2020 WL 1974213
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United States District Court, E.D. California.
TSI AKIM MAIDU OF TAYLORSVILLE RANCHERIA, Plaintiff,
UNITED STATES DEPARTMENT OF THE INTERIOR; RYAN ZINKE, in his official capacity as Secretary of the Interior; MICHAEL S. BLACK, in his official capacity as Acting Assistant Secretary for Indian Affairs of the United States Department of the Interior; and DOES 1 to 100, Defendants.
ORDERThis matter is before the court pursuant to Defendant United States Department of the Interior, Defendant Ryan Zinke, and Defendant Michael S. Black’s (collectively “Defendants”) February 25, 2019, Motion to Dismiss. (ECF No. 35.) Plaintiff Tsi Akim Maidu of Taylorsville Rancheria (“Plaintiff”) filed an Opposition to the Motion to Dismiss on March 21, 2019. (ECF No. 36.) Defendants filed a Reply on April 10, 2019. (ECF No. 39.) For the reasons set forth below Defendants’ Motion to Dismiss is GRANTED in part and DENIED in part.
I. Factual and Procedural Background
In 1958, the Department of the Interior was authorized to distribute the assets of forty-one rancherias to “individual Indians” under the California Rancheria Act (“CRA”). (ECF No. 1 at 5.) Defendants allegedly sold the Taylorsville Rancheria under the CRA in 1966. (Id.) Plaintiff filed its original complaint December 15, 2016, seeking a declaration from the Court that it “is a federally [recognized] tribe” and that its members “are Indians whose status have not been vanquished.” (Id. at 7.) Specifically, Plaintiff challenged Defendants’ June 9, 2015, determination that the sale of the Taylorsville Rancheria in 1966 terminated its status as a federally recognized Indian Tribe pursuant to “Congressional mandate.” (Id. at 2.)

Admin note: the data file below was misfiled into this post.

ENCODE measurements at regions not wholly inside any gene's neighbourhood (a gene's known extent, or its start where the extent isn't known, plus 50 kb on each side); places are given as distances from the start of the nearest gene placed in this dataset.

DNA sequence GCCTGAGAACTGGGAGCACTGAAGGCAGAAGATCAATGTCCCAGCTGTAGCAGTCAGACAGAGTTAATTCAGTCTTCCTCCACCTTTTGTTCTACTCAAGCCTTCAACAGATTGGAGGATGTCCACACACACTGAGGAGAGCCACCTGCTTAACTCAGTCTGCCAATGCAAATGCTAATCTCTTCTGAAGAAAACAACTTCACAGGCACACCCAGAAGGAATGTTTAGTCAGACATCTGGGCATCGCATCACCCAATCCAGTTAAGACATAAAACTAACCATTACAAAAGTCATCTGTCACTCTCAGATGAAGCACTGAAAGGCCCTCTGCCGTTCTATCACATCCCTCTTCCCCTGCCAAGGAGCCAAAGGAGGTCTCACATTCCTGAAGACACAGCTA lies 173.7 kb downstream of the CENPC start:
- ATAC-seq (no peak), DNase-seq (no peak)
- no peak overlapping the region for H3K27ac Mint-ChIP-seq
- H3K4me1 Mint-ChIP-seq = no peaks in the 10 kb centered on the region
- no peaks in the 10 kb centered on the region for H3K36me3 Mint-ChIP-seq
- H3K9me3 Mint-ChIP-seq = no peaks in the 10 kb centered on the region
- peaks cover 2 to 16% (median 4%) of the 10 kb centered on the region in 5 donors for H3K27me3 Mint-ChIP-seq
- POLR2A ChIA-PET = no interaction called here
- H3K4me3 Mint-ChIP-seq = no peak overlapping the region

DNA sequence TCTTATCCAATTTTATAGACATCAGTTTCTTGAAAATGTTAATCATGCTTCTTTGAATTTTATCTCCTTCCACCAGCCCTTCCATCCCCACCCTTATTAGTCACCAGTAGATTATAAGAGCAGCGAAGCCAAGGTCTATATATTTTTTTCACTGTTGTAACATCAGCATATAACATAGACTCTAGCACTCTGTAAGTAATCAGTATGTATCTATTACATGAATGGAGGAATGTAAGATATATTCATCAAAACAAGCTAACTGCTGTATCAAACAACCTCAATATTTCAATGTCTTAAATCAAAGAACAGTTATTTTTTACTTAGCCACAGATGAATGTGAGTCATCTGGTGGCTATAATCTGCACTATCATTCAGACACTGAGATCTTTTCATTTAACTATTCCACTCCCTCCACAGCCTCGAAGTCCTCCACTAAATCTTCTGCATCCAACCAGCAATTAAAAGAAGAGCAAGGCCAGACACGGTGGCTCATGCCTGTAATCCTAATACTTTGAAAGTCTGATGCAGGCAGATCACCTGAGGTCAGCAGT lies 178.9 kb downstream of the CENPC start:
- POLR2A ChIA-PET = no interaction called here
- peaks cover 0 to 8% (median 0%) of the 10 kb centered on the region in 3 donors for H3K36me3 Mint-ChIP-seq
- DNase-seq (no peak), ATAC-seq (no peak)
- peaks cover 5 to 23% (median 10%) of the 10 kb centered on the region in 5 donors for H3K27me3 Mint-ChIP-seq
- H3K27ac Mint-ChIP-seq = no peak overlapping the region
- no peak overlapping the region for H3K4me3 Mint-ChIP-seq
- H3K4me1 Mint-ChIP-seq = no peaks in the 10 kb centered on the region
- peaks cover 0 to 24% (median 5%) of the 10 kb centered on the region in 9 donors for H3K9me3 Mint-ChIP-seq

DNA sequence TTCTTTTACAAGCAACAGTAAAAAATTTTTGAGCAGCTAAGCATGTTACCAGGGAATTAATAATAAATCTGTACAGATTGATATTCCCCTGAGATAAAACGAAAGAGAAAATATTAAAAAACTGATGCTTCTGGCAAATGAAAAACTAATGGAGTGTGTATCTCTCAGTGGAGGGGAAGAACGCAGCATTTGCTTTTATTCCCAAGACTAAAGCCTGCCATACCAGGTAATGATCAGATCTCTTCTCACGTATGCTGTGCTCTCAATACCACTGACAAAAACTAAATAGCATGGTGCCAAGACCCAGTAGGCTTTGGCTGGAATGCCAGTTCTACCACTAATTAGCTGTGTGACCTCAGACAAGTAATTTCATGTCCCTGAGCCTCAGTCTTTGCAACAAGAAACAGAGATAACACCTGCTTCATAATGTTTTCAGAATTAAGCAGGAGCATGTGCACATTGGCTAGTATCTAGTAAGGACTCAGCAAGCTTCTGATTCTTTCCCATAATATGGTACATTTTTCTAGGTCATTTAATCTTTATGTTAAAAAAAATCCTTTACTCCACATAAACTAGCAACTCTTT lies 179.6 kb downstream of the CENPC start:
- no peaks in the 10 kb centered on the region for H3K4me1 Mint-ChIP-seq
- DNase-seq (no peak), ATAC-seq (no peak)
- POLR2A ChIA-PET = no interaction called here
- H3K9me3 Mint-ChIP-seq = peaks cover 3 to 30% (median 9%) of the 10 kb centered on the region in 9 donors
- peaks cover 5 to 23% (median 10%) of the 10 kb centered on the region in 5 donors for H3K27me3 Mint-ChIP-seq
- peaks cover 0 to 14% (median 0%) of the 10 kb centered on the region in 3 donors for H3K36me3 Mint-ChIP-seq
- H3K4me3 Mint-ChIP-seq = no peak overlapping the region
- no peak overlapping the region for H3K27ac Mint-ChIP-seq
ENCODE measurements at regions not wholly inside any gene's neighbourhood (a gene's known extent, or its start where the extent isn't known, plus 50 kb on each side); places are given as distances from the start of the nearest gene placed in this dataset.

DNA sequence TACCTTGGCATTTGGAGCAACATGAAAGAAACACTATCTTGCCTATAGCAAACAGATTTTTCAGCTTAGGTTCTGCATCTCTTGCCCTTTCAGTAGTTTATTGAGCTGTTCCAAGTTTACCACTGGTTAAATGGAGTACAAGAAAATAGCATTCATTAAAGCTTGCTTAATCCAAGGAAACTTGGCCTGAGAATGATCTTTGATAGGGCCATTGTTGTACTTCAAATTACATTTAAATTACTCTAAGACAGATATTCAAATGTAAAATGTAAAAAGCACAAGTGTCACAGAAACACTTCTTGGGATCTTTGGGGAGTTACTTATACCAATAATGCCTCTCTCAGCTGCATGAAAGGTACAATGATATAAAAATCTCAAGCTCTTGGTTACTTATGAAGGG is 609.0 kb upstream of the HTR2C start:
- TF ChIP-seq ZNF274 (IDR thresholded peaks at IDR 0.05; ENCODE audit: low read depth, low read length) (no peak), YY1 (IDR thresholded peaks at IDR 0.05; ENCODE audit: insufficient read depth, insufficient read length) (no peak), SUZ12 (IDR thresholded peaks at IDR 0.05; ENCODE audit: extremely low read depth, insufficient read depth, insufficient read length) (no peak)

Defendants moved to dismiss the original claim on April 20, 2017, asserting among other things that it was time-barred by the Administrative Procedure Act’s (“APA”) six-year statute of limitation. (ECF No. 12.) Defendants argued Plaintiff was on notice of its loss of federal recognition since “at least 1979, when it was not included on the first published list of federally recognized tribes,” and “has not been included on the list ever since.” (Id. at 15–17.) In the alternative, Defendants argued Plaintiff knew it was not a federally recognized tribe in 1998 when it filed its letter of intent to petition for acknowledgement as an Indian tribe. (Id. at 16 n.4.)
This Court granted Defendants’ motion to dismiss solely on the Statute of Limitations issue on January 3, 2019. (ECF No. 33.) The Court held that “the thrust of the allegations is Plaintiff was injured by its loss of federal recognition, which could be traced back to the sale of the Taylorsville Rancheria in 1966.” (Id. at 9.) The Court found Plaintiff did not file its complaint until 2016, and therefore had not sufficiently alleged it lacked notice of its loss of federal recognition within six years prior to the filing the complaint. (Id.) “In fact, Plaintiff’s own allegations suggest the opposite: Plaintiff apparently had actual notice of its lost tribal status when it petitioned for federal recognition in 1998.” (Id.) By alleging Defendants “declined to restore” Plaintiff’s federal recognition, Plaintiff implied it had notice of its lost tribal status before receiving Defendants’ determination in 2015. (Id.)
The Court dismissed the complaint with leave to amend for the purpose of alleging further factual details regarding its lack of notice of adverse agency action. (Id.) Plaintiff filed its First Amended Complaint (“FAC”) on February 4, 2019. (ECF No. 34.)
II. Standard of Law
A motion to dismiss brought pursuant to Federal Rule of Civil Procedure 12(b)(6) challenges the legal sufficiency of the claims asserted in the complaint. Dismissal under this rule is “proper only where there is either a ‘lack of cognizable legal theory’ or ‘the absence of sufficient facts alleged under a cognizable legal theory.’ ” Summit Technology, Inc. v. High-Line Medical Instruments Co., Inc., 922 F. Supp. 299, 304 (C.D. Cal. 1996) (quoting Balistreri v. Pacifica Police Dept., 901 F.2d 696, 699 (9th Cir. 1988).